Lactose intolerance throughout the population has been estimated to be 12-13% (Nicklas, 2009). Within smaller ethnic groups the levels of lactose intolerance have been estimated at much higher levels. 70% of African Americans, 74% of Native Americans and 53% of Mexicans have been identified as having a degree of intolerance (Lipski, 2005). Lactose intolerance across a percentage of the population is not a reason to generalise that the population should stop drinking milk. The same logic could be applied to wheat, peanuts, soya or any other food that commonly brings on allergic reactions and are widely eaten. It is obvious that those who suffer from these reactions to milk should probably avoid the source of this aggravation for a period of time or perhaps in severe cases even the indefinite future. Continual drinking of milk will only serve to further inflame the sensitive gut wall increasing the spaces within the tight cellular junctions and allowing partially digested proteins and sugars to get into the blood stream. These are recognised as foreign and the body initiates an immune response to these foods and the level of intolerance increases (Lipski, 2005). Despite this it must be understood that lactose intolerance is the result of enzymatic deficiency rather than an allergic reaction to milk. The lack of the enzyme lactase is a result of pasteurisation. Unpasteurised milk does not suffer this heat treatment and as such has a plentiful supply of lactase to help in the digestion of lactose. It is often the case that those who suffer lactose intolerance can actually enjoy raw milk because the enzymes are present in the milk.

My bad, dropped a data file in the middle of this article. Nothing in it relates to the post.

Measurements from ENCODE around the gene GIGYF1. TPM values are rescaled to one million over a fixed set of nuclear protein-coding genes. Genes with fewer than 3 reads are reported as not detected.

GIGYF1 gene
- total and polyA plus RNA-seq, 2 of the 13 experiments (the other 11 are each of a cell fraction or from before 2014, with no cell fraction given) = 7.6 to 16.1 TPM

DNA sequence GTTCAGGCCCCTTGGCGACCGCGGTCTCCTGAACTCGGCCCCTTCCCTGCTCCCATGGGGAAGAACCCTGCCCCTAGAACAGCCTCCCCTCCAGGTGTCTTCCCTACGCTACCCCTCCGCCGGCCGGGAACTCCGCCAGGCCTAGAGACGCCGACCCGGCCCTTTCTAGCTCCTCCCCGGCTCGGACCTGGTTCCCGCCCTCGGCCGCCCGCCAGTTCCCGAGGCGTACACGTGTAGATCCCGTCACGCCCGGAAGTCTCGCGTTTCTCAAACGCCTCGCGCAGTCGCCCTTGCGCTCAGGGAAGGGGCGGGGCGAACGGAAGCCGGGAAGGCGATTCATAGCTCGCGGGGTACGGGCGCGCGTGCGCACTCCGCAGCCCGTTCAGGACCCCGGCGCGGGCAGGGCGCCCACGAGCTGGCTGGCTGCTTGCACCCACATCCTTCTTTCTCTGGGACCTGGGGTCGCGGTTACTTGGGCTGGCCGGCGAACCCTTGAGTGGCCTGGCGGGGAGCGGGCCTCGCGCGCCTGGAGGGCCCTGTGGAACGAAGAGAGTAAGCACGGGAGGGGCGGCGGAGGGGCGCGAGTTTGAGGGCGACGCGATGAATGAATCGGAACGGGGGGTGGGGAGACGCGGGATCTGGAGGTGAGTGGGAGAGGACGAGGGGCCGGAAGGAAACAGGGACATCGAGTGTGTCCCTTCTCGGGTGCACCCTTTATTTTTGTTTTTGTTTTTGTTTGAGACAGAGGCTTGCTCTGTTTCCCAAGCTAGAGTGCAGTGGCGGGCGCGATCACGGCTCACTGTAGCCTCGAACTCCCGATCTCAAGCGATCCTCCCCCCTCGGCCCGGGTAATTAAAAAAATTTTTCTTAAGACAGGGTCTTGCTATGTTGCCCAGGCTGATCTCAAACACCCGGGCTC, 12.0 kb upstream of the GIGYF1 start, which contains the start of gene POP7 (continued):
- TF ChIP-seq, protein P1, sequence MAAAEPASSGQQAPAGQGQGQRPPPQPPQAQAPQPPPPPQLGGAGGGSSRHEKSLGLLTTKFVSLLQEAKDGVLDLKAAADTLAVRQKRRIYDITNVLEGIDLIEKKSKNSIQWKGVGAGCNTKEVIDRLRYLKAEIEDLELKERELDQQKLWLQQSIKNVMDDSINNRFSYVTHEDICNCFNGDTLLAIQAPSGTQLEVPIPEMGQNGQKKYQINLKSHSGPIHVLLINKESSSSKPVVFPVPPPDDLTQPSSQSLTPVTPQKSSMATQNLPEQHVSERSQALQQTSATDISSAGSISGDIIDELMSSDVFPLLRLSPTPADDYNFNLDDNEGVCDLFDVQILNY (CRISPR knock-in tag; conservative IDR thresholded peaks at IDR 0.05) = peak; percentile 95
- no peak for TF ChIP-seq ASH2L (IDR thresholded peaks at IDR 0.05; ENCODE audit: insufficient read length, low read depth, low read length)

Milk allergies are primarily caused by the inability to digest certain proteins. Approximately 30% of the proteins in milk are the beta casein variety. In the past the cows that were used to supply the majority of milk were traditional breeds like Jersey and Guernsey which contain the original A2 type of beta casein in much higher amounts. The dominant breeds of modern dairy cattle today are high milk yield breeds like Holstein (Fresian) which have developed a genetic variant called A1 beta casein found in much higher concentrations than A2 protein. Beta caseins contain opioid peptides called  casomorphins and one in particular has been implicated in many health problems. Beta casomorphin 7 (BCM7) derived from A1 dominant milk has been linked to increases in oxidised LDL cholesterol, a heart disease risk factor, it has a negative impact in insulin formation and causes increased histamine response in humans which trigger allergic reaction (, 2007). The huge increase in modern dairy breed milk with higher levels in A1 beta casein and the resulting BCM7 may be one the reasons for increasing rates of dairy allergies. Lower levels of allergic reaction are likely to be found in milk with higher levels of A2 beta casein from traditional breeds such as Guernsey and Jersey. If this A2 rich milk is unpasteurised it is even more unlikely to cause problems.